Iran’s central bank can help cut the country’s 40 percent inflation rate in half by bringing greater discipline to money markets and ending funding for some housing and other projects, a top bank official said.
Former President Mahmoud Ahmadinejad, having pledged to improve the lives of poor Iranians, asked the central bank to help fund cheap housing projects and make cash payments to citizens after energy and food subsidies were halted in 2010, triggering price rises.
The central bank should “acknowledge that it shouldn’t be present in this area anymore and act,” Farhad Nili, director of the bank’s Monetary and Banking Research Institute, said in an interview in his Tehran office. “It can participate in sessions, but should say don’t count on my finances.”
About half of Iran’s inflation is largely due to the bank’s involvement in the projects, Nili said. At the same time, policy makers need to create a “deep money market,” foment the offering of “long-term instruments” and bring about greater “market discipline,” he said.
“All of this should be done and if we start now it will yield results in one year,” Nili said. “This should help bring inflation below 20 percent.”
Inflation accelerated to 39 percent by the time Ahmadinejad left office in August, driven by his fiscal policies and international sanctions imposed on Iran over its nuclear program. The Iranian government and world powers signed an agreement last month that traded some sanctions relief for Iranian concessions on the nation’s nuclear work.
Central bank Governor Valiollah Seif, appointed after President Hassan Rouhani’s election victory in June, has called for the bank’s independence from the government to be restored, and said controlling liquidity and curbing inflation are top priorities.
Half of the funding for a program to build 2.2 million low-cost suburban housing units came from the central bank, Nili said. While the project won’t be scrapped, the source of funds will change, he said, adding that issuing housing securities is an option.
“In a market where the currency is stable, interest rates are not that attractive, gold is decreasing and inflation is high, people want to hedge against inflation,” Nili said. Housing securities “can be a good candidate.”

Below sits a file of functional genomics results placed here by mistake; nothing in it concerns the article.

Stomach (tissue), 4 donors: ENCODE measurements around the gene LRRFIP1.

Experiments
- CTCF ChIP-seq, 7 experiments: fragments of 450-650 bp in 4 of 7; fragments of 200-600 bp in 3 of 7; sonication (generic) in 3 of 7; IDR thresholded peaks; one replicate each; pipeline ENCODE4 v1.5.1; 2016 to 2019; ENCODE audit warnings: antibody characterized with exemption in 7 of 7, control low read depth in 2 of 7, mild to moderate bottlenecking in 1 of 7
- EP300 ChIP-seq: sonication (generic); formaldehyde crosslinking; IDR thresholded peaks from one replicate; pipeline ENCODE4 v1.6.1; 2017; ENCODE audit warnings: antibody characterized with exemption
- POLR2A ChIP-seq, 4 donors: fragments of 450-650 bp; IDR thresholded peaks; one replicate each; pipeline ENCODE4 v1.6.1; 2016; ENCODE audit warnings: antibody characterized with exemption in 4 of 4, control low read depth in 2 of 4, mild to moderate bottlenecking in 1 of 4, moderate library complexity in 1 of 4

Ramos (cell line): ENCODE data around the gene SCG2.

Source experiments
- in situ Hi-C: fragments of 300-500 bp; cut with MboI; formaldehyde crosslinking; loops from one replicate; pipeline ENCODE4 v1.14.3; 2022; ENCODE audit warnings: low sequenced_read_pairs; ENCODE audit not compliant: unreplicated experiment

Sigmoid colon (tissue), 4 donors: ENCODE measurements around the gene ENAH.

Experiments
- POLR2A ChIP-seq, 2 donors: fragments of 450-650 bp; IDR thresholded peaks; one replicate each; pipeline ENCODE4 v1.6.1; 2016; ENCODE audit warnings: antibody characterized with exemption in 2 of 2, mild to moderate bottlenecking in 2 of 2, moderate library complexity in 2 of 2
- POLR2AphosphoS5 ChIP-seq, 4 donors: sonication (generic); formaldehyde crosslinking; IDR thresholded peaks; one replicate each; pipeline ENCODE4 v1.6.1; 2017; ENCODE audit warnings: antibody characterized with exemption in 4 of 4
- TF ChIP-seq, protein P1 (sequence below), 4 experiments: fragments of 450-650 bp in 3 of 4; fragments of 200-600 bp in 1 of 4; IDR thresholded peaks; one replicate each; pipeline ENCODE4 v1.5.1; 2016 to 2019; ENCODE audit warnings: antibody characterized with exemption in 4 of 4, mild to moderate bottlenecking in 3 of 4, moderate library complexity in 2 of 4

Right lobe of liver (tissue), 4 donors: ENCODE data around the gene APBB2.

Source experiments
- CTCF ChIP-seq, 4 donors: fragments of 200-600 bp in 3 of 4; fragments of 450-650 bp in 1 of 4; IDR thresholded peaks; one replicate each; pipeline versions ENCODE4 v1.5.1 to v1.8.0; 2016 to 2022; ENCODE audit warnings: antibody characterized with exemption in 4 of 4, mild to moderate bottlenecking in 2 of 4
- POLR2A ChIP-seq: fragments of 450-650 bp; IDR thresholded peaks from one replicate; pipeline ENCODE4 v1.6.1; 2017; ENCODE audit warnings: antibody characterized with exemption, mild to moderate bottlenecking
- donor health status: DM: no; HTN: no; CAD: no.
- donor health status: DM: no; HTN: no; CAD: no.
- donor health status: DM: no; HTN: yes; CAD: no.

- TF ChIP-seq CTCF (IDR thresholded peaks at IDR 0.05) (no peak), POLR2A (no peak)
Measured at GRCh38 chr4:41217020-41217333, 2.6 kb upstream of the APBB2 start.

The central bank also temporarily assisted Ahmadinejad’s government in making cash handouts to millions of Iranians after decade-long food and energy subsidies were cut as part of a five-year program.
The effects of the cash transfers are still visible in the central bank’s balance sheet, Nili said. The central bank must provide economic indicators regularly, which wasn’t the case under the previous government, and aim to lower inflation within a given period but should not “distribute cash,” Nili said.
The bank “had become a first resort and it should go back to being a last resort,” he said. The institution should only intervene “with conditions, in selective cases and when there is a crisis.”
There are already some positive signs in the economy, which Rouhani has vowed to revive by engaging with the world, securing an end to sanctions and “funneling investment in the right direction.”
Iran’s inflation rate slowed from 40.4 percent in October to 40 percent last month, according to the central bank. Official data recorded a 6 percent contraction in the economy in the Iranian year that ended March 2013, Nili said. The easing of sanctions may help Iran “move beyond recession” and achieve GDP expansion of 1 percent in the fiscal year starting March 21 from a current prediction of no growth, he said.
Inflation was also exacerbated by Iranians’ distrust of the previous government’s ability to counter the effects of sanctions. The national currency lost about half of its value against the dollar in unregulated markets in the past two years.
“It’s for people to accept that the government is credible, predictable, that its actions are rule-based not discretionary, that it sees the long term and isn’t short sighted,” Nili said. “If it does send credible signals and the belief is created, then inflationary expectations will decrease.”
The government is trying to send a signal that it can’t just “fix” the economy and needs the help of Iranians to spur growth, Nili said. The administration’s message is that it will “take obstacles from along your path and give you enough incentives to go forward and pick the fruit from your fruit trees,” he said.
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